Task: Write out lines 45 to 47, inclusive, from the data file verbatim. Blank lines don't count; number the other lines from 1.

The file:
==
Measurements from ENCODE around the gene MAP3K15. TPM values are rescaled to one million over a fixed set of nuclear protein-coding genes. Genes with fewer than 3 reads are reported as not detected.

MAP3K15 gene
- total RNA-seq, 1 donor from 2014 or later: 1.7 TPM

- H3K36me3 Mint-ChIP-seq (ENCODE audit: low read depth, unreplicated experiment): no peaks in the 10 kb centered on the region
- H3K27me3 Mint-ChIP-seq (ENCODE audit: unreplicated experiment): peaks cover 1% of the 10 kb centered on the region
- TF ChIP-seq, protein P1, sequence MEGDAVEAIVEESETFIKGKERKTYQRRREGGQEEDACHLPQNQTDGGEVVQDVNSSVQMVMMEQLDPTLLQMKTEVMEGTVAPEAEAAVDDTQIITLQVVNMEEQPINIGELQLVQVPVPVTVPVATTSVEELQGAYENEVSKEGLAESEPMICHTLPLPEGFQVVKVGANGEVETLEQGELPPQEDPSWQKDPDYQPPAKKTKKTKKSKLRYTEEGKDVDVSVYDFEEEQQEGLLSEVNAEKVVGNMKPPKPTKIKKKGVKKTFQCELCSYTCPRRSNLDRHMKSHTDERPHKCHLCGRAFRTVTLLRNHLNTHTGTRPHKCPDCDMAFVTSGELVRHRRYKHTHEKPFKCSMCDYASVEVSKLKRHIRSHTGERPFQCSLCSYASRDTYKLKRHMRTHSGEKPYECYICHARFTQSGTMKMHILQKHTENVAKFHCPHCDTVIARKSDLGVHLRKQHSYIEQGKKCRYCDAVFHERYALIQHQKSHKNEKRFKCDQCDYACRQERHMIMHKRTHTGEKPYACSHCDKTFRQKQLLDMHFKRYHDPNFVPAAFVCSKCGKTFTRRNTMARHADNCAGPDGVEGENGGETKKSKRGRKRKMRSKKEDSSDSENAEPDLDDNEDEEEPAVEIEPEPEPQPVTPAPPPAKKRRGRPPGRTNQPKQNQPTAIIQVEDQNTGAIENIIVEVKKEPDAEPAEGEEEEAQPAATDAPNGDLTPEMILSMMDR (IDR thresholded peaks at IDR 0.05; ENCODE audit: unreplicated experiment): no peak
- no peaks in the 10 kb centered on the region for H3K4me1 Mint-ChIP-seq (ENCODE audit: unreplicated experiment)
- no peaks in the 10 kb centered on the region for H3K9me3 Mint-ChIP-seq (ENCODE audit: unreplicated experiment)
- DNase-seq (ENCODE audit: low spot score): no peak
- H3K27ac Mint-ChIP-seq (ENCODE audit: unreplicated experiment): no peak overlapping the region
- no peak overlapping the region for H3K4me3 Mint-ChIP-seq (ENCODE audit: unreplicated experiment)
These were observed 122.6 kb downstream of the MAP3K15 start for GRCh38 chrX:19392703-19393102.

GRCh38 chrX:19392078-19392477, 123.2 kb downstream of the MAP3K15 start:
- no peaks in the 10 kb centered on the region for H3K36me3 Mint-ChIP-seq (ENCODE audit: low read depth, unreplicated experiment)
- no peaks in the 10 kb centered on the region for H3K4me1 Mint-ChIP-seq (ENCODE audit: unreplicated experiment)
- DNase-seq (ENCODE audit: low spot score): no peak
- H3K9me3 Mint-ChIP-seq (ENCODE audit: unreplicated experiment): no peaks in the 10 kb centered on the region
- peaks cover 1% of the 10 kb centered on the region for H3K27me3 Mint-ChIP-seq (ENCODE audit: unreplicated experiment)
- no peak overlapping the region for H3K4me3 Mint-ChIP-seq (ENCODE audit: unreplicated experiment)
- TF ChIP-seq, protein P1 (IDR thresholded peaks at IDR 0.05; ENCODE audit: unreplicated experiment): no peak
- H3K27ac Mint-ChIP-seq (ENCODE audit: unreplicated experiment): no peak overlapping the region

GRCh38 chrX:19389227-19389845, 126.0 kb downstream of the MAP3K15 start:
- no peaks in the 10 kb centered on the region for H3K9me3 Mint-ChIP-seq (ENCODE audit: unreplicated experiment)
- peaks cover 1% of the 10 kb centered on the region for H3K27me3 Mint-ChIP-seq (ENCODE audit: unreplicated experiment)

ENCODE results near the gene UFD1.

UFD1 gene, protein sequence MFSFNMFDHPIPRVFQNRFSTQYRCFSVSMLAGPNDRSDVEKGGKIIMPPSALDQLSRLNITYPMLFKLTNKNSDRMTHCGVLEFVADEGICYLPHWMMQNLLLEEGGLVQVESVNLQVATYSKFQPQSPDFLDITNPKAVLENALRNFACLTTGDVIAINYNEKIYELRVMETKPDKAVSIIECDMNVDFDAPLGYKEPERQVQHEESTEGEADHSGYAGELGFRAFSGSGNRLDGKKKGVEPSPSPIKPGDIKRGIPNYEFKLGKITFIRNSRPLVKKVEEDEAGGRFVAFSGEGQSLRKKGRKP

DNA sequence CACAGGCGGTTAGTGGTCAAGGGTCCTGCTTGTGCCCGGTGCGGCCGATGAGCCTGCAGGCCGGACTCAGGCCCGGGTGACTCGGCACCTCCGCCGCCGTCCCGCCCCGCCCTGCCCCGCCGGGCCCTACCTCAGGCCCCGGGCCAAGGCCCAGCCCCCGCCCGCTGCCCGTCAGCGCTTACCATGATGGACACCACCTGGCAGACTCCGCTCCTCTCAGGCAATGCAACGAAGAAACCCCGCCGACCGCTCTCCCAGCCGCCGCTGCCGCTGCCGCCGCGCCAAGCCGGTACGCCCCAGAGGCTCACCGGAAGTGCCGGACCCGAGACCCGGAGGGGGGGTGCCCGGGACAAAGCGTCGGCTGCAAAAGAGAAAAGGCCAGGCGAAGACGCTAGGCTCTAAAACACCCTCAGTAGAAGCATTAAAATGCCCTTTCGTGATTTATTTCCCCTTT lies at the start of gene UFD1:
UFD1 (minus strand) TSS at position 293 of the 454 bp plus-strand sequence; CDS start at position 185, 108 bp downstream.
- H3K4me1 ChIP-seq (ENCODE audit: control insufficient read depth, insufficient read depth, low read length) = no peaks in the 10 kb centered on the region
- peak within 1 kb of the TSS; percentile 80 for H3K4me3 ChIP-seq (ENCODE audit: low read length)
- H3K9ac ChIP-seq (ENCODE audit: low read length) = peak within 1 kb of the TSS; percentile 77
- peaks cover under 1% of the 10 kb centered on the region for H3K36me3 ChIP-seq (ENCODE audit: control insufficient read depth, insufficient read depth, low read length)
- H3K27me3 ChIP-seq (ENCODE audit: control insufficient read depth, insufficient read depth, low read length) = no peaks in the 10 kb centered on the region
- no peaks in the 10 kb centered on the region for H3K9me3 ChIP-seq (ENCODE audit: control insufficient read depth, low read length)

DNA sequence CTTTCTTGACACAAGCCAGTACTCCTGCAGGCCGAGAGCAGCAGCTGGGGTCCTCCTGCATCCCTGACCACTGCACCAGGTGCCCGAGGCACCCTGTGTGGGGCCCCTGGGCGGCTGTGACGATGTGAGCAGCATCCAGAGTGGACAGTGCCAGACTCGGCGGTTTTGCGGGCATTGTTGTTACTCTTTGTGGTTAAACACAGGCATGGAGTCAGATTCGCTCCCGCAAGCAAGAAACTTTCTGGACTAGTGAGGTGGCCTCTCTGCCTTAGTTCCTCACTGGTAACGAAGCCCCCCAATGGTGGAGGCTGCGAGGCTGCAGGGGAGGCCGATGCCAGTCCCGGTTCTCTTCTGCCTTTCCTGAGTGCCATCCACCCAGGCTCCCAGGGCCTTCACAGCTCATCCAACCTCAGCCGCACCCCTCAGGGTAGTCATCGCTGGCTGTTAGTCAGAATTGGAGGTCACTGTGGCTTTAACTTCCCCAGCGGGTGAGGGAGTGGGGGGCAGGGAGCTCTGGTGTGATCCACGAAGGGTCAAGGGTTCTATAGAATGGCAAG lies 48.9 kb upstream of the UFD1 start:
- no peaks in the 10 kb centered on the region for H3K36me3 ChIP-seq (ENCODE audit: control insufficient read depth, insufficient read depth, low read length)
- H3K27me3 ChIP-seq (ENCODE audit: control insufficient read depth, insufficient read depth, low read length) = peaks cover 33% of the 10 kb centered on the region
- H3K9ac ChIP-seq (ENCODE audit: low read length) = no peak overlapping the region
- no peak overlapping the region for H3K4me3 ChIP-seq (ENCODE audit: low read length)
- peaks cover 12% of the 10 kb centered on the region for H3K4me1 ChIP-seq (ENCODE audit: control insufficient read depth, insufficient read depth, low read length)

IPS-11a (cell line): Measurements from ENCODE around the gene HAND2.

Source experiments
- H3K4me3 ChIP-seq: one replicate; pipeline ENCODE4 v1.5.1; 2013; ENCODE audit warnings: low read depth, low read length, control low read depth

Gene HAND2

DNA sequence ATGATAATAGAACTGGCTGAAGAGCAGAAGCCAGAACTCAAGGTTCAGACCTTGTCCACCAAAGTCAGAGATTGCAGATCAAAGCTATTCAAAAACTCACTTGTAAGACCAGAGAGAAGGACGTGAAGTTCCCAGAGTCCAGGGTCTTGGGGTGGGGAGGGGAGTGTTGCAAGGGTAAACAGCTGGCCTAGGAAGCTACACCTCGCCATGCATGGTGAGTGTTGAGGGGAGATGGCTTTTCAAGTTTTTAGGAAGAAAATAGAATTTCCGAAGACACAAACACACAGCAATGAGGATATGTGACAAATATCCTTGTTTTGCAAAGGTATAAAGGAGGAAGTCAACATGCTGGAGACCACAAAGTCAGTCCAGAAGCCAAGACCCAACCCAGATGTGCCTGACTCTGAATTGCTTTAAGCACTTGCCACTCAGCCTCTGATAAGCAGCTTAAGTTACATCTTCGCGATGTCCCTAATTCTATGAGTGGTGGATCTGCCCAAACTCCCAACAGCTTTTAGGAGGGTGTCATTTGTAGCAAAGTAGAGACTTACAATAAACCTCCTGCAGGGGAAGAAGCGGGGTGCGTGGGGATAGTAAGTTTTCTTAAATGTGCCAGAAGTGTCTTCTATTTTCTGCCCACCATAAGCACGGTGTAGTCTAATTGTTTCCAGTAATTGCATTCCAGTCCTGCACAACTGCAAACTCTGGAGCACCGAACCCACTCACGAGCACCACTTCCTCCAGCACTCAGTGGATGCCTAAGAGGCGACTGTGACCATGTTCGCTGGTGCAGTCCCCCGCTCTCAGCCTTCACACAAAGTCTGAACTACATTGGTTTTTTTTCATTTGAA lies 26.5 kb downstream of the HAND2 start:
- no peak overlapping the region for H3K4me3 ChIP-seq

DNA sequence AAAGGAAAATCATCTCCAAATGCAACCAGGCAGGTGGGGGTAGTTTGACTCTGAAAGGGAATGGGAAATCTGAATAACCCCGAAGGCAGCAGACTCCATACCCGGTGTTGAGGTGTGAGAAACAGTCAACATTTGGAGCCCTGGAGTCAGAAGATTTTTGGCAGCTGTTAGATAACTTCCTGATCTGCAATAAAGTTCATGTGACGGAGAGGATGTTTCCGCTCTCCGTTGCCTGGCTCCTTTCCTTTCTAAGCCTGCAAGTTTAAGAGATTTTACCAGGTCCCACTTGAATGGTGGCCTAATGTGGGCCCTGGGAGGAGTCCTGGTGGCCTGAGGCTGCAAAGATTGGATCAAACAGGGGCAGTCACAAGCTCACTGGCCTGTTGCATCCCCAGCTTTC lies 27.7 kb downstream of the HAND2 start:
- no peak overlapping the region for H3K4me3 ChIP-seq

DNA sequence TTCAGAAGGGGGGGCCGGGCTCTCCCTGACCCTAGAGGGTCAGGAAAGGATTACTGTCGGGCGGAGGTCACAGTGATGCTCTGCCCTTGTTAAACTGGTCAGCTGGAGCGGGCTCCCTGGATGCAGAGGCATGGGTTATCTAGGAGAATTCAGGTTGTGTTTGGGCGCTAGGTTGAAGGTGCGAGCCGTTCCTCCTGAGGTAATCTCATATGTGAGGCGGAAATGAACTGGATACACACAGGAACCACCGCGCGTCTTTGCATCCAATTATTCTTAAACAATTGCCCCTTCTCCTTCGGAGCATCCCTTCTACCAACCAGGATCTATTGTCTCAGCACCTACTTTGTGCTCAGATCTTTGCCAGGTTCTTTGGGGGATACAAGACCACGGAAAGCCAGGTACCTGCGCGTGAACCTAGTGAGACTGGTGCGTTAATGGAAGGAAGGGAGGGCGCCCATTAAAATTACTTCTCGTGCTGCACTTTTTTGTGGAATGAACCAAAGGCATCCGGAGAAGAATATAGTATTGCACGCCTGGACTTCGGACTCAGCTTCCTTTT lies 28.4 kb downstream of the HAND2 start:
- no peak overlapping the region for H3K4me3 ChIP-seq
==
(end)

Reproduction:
DNA sequence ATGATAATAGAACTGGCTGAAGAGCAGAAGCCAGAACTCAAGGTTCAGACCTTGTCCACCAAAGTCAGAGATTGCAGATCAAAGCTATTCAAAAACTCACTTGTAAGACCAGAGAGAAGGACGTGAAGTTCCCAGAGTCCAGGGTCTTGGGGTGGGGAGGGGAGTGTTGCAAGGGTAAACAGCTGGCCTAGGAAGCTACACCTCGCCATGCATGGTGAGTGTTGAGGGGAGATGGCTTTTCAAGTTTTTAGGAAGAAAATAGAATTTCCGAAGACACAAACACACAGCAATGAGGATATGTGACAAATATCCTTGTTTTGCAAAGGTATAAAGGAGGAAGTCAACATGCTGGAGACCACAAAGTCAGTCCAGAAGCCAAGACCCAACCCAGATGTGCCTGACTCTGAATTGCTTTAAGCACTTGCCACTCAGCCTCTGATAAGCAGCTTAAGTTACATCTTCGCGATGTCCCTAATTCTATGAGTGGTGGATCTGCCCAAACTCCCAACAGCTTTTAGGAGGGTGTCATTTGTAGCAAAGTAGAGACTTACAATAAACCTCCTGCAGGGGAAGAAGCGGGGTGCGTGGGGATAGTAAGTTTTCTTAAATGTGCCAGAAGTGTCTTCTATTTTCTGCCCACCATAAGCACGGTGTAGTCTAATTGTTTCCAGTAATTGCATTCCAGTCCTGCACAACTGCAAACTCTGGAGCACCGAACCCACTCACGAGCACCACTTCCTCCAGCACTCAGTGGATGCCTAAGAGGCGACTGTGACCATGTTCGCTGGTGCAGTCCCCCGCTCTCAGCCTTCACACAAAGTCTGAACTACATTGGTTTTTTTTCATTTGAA lies 26.5 kb downstream of the HAND2 start:
- no peak overlapping the region for H3K4me3 ChIP-seq

DNA sequence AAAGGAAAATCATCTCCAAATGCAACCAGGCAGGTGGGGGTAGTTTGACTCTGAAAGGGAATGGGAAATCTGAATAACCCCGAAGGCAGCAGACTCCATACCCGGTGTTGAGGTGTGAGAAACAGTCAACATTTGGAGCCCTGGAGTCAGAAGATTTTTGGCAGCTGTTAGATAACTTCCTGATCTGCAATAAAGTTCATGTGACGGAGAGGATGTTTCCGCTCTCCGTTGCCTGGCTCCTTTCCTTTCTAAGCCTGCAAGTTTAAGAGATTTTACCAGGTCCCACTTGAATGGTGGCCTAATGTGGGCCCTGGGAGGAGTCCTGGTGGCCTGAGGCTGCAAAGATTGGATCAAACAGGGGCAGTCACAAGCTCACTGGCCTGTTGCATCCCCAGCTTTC lies 27.7 kb downstream of the HAND2 start: